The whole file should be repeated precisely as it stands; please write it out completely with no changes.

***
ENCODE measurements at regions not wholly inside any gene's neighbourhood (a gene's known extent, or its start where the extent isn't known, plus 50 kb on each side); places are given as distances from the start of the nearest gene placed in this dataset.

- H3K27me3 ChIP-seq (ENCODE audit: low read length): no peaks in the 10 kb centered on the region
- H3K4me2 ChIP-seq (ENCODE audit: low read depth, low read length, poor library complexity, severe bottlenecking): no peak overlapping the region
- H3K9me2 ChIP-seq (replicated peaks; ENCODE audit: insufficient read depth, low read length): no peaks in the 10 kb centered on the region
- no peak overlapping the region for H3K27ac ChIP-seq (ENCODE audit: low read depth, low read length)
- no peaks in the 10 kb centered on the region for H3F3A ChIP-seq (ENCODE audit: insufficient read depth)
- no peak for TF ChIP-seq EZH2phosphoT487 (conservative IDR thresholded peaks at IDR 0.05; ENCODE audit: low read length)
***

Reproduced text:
ENCODE measurements at regions not wholly inside any gene's neighbourhood (a gene's known extent, or its start where the extent isn't known, plus 50 kb on each side); places are given as distances from the start of the nearest gene placed in this dataset.

- H3K27me3 ChIP-seq (ENCODE audit: low read length): no peaks in the 10 kb centered on the region
- H3K4me2 ChIP-seq (ENCODE audit: low read depth, low read length, poor library complexity, severe bottlenecking): no peak overlapping the region
- H3K9me2 ChIP-seq (replicated peaks; ENCODE audit: insufficient read depth, low read length): no peaks in the 10 kb centered on the region
- no peak overlapping the region for H3K27ac ChIP-seq (ENCODE audit: low read depth, low read length)
- no peaks in the 10 kb centered on the region for H3F3A ChIP-seq (ENCODE audit: insufficient read depth)
- no peak for TF ChIP-seq EZH2phosphoT487 (conservative IDR thresholded peaks at IDR 0.05; ENCODE audit: low read length)